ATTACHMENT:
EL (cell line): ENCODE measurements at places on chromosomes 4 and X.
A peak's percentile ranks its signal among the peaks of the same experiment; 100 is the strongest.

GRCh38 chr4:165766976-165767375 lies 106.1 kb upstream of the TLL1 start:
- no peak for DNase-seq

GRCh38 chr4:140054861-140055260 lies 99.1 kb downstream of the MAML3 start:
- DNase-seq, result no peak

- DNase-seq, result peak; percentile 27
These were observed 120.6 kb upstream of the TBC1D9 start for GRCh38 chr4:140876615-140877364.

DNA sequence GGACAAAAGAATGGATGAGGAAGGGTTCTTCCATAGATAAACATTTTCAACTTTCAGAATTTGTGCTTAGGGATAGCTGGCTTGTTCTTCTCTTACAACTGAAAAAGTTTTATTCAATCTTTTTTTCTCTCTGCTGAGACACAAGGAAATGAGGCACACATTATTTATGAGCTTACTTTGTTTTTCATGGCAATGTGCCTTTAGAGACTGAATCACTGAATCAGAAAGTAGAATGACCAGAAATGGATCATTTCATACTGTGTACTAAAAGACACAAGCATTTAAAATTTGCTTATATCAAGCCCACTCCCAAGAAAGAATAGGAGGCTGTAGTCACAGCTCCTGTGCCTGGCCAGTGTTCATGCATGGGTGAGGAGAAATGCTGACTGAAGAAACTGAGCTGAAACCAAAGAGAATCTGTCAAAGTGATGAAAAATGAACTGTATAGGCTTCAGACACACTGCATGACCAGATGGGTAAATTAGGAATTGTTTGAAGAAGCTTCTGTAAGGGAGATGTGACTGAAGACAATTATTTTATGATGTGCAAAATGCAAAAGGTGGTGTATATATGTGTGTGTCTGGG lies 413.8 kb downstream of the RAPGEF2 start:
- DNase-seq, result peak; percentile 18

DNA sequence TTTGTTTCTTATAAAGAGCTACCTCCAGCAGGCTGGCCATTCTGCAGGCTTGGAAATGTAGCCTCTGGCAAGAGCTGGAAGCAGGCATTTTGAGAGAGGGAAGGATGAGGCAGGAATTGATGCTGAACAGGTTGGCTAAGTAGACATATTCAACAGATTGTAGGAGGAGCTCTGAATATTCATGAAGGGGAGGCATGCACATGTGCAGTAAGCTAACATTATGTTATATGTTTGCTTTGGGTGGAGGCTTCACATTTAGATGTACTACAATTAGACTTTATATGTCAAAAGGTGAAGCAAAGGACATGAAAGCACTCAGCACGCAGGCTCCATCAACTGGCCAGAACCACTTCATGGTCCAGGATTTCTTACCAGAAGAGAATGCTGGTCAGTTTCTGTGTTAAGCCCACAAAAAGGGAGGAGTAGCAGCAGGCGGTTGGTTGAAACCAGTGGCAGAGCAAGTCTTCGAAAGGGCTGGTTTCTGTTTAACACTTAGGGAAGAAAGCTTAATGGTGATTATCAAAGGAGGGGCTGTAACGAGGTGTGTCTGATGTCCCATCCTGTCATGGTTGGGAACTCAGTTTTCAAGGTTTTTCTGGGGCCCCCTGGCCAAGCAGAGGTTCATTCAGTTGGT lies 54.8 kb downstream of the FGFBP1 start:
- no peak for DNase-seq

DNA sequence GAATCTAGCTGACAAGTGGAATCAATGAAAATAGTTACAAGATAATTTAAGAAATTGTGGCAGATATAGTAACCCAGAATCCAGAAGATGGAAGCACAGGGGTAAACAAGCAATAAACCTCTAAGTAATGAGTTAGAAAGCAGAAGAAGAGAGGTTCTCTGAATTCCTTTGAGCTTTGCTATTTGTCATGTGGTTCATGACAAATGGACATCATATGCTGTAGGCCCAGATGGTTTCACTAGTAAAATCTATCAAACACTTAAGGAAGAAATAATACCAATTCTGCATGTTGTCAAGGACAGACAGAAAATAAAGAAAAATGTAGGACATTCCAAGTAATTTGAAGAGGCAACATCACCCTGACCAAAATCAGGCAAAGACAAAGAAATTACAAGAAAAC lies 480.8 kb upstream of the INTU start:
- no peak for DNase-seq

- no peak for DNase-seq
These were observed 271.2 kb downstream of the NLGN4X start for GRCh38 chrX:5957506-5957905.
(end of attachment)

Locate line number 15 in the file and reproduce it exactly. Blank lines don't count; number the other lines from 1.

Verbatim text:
- no peak for DNase-seq